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In discussion with Barry Jenkins

Design Guild Mark - July 21, 2022 - 0 comments

Barry Jenkins, director at design practice Broome Jenkins, was one of the minds behind Fourfold, a 2022 Design Guild Mark winner and recipient of the Jonathan Hindle Prize in the Furniture category.

Broome Jenkins have many years of experience designing mainly contract furniture for leading manufacturers throughout the UK, Europe, Scandinavia and Far East.

Designed for Ocee International, Fourfold suited Broome Jenkins’ approach very well, which aims to solve real technical problems and develop new products that are useful, efficient and commercial.

We caught up with Barry to find out about his career in design.

Who is your design hero?

It is hard to say for sure, although I think it must be between Charles Eames or Dieter Rams simply because of the impact they made and how enduring their work is.

When did you first decide you were going to be a designer?

A creative career was likely for me from a fairly early age, although Architecture was the closest profession that encompassed the things I was interested in. However, I had a good Art Teacher and well-informed Careers Teacher at school. Between them, they introduced me to the degree courses available and the careers that could follow.

What was your first big break in the industry?

I think the earliest major influence on me, that remains with me today was the experience of working with Rodney Kinsman at OMK in the early 1980’s. It was a very busy time for OMK and I learned a lot in a very short space of time. Apart from Rodney, I was the only other designer and at that time, a recent graduate.

What was the first product you ever designed?

The first product where I had a significant involvement was Transit Seating for BAA whilst at OMK. Designed by Rodney Kinsman and Peter Glynn Smith it was for the then new airside lounges at Gatwick Airport. It won a Design Council Award and gave OMK a new direction, to become a major manufacturer of concourse seating.

What do you enjoy about being a designer?

Problem solving, inventing and variety. It is a great privilege to be in a position where you can make a visible difference to people’s lives and for your work to be seen in the background every day, whether it’s a website, a building or piece of furniture.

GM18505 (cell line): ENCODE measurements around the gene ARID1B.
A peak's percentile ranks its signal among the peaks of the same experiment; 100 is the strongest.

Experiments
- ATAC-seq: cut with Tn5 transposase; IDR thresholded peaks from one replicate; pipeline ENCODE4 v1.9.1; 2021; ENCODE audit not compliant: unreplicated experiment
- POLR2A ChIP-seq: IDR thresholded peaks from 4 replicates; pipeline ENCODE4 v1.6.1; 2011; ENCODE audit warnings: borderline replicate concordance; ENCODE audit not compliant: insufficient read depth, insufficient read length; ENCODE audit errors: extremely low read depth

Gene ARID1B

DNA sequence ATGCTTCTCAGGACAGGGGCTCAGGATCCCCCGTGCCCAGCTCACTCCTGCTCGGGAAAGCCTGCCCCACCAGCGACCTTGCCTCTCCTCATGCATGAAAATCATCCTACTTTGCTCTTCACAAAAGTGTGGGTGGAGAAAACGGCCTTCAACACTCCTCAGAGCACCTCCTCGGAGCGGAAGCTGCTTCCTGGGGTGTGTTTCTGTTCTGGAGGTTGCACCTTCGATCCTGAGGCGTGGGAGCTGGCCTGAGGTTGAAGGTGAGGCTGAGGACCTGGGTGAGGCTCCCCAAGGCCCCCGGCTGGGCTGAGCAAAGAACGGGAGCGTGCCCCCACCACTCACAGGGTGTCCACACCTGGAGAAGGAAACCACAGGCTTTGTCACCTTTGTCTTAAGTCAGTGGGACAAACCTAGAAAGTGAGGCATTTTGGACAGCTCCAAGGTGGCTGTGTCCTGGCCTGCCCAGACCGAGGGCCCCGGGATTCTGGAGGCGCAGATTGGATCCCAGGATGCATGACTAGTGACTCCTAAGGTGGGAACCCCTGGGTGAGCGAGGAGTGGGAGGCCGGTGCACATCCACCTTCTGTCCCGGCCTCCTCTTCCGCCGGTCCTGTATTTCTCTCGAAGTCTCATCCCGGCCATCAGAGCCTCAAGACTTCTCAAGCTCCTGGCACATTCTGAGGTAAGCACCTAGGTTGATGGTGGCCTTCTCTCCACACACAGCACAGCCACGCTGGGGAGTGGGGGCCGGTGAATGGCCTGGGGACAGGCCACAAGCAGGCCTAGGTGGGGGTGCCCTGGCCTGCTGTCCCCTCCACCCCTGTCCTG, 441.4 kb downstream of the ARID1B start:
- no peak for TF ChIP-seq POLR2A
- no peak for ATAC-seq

Which design are you most proud of?

I think there is always a tendency to choose your latest design because it is fresh in your mind and the culmination of experience. However, I would say right now, Fourfold because of its authenticity. I would also say Hotbox4 because it leverages our understanding of the workplace and Venue as it is a new venture for us.

What is your creative process? How do you get in the mood to design something?

I don’t think I have to be in any mood to design, because I have been working for a long time and it defines who I am. As far as process, then it depends on the project and client. Absorbing the brief over time, possibly followed by more formal summary of key points may then trigger ideas. Finding a direction is always a challenge and then sketching, models and experimentation are always part of the process regardless of how it starts.

What is the most frustrating aspect of your job?

Navigating the decision-making process within client organizations and maintaining the momentum of a project can be challenging. It is right that due process is followed, however efficiency is increasingly vital in terms of time and resources used and seizing an opportunity in a competitive market.

What influences you?

Everything is a useful influence. Nothing should be off limits to a designer. Ultimately designers of any discipline are designing for people, so every aspect of our lives is a useful insight or influence.

Is there a product you wish you’d designed?

There are designs that I admire, such as the Landi Chair by Hans Coray, or the Vitsoe Storage system by Dieter Rams or the Aluminum Group by Charles Eames. Despite the expansion of the Design Industry and its impact on industry, the classics from the 20th century stand out as not only pioneering or innovative but enduring and less style conscious.

For more information about Broome Jenkins, go to 

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